How did we end up in September. For us on the flower farm, it’s the season of change. Autumn brings new challenges and lots of jobs in the garden. Below are our recommended jobs to get your cutting patch off to a flying start next year.

'It's time to get out the rake' - Photocredit: Pixabay

'It's time to get out the rake' - Photocredit: Pixabay

  • Sow hardy annuals, such as cerinthes, ammi, scabiosa and cornflowers, for flowers early next summer. Either sow directly or over winter in a tunnel or greenhouse, We have planted some in the polytunnel and some outside. The soil is still warm enough for hardy annuals and it will give you a head start next year
  • Lift gladioli corms, dry them off, then store in a frost-free shed or garage over winter
  • Collect ripe seeds from your favourite flowers and store in labelled envelopes, ready to sow in spring. These need to be stored somewhere dry and away from mice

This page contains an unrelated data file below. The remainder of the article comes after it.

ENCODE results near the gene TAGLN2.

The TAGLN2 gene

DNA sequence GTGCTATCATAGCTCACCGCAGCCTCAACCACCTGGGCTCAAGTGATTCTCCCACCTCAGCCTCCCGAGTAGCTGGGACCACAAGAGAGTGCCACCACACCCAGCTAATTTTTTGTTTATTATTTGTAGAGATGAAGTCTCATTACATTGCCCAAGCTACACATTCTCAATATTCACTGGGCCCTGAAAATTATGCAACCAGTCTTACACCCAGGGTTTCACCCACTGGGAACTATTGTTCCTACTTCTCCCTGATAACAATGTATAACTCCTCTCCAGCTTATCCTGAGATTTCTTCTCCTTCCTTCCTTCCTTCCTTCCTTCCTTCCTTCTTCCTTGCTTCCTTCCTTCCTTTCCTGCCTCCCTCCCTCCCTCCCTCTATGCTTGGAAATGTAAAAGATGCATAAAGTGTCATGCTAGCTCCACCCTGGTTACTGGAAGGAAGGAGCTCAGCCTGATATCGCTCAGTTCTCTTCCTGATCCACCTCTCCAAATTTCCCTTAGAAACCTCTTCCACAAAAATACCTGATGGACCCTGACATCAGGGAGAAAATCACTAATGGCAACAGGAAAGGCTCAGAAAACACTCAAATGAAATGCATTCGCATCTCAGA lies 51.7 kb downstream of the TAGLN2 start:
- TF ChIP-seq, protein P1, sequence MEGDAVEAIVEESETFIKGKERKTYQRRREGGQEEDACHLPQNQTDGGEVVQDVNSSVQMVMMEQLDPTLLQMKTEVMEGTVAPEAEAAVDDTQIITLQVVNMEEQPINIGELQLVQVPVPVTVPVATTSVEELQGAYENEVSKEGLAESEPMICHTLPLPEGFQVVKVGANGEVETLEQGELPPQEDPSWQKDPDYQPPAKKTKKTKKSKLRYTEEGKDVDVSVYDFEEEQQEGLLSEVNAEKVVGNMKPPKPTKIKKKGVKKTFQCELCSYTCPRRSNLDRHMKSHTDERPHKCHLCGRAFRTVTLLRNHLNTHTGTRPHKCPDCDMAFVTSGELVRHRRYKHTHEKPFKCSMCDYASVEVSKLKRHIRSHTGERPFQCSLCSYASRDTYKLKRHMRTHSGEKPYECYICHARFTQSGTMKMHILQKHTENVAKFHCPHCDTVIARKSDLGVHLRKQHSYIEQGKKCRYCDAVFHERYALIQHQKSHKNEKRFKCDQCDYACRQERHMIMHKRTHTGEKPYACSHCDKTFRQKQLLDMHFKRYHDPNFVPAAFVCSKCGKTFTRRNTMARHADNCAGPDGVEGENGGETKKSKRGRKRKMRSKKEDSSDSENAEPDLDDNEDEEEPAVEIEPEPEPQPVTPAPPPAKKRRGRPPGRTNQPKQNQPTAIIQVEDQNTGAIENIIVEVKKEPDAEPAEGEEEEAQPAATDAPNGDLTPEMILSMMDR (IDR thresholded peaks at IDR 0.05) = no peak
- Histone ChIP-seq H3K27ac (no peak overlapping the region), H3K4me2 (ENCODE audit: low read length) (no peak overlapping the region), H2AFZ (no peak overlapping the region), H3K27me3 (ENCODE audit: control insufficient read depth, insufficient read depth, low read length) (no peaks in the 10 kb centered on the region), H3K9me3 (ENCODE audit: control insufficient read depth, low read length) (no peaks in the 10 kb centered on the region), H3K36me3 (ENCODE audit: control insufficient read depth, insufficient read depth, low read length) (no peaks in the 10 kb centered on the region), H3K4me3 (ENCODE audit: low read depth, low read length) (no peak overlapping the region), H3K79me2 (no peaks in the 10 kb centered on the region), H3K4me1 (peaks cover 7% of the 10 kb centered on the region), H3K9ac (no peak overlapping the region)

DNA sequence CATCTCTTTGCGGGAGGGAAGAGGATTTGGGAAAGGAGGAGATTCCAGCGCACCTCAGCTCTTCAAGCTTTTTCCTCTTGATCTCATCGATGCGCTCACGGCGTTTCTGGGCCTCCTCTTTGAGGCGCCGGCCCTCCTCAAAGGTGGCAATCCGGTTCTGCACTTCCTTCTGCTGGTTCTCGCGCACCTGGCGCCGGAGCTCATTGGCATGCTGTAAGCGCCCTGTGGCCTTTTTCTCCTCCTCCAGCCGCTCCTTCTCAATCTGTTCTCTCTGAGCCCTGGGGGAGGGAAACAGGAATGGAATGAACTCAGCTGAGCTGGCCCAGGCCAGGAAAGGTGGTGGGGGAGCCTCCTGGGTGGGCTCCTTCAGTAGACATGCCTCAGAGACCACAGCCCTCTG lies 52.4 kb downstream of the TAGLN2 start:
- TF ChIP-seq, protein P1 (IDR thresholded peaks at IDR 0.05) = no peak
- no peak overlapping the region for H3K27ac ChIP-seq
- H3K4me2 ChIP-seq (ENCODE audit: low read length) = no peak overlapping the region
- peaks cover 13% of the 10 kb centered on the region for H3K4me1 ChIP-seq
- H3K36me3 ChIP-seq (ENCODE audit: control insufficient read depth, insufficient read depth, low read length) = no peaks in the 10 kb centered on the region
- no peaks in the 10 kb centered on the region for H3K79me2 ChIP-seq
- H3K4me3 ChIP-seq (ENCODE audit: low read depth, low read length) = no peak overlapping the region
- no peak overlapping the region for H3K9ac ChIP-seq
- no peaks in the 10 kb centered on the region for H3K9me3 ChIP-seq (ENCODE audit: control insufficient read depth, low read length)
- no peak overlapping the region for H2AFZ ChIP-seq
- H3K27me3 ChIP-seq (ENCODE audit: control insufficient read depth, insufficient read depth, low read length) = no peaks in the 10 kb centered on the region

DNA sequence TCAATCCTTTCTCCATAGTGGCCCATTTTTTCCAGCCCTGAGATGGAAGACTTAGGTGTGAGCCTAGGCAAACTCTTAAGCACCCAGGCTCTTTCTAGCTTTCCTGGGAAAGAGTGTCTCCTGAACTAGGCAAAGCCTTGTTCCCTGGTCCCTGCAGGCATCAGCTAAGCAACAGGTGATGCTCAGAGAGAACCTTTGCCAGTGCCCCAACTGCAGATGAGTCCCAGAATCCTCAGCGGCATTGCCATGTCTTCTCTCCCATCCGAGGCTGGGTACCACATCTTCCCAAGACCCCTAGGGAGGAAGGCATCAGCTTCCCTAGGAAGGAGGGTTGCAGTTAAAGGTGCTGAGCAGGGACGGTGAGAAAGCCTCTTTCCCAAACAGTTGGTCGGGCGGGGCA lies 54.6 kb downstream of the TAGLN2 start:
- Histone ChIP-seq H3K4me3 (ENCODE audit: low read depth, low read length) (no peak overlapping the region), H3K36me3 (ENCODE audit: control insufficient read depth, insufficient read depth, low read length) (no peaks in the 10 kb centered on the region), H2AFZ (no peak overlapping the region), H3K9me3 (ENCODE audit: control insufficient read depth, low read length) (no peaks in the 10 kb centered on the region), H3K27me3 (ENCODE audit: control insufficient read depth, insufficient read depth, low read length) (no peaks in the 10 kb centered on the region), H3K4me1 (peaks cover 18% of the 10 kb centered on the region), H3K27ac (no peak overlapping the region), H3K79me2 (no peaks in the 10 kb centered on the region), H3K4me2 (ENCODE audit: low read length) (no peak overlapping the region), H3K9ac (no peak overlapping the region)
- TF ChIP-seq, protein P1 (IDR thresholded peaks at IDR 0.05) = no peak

• Lift, divide and replant congested clumps of perennials, such as achilleas, once they finish flowering
  • Plant spring bulbs, including crocuses, daffodils, hyacinths, bluebells and ranunculi’s. These go in at different times -leave tulips until November to reduce the rest of Tulip fire
  • Deadhead your  dahlias, and roses to keep flowers coming
  • Sow sweet peas in a cold frame or unheated greenhouse to over-winter. Plant the young plants out in March/April for early blooms

 

We would love you to join our free Facebook group – The Cut Flower Collective for all hints and tips on having your own cutting flowers.

For more information, visit www.fieldgateflowers.co.uk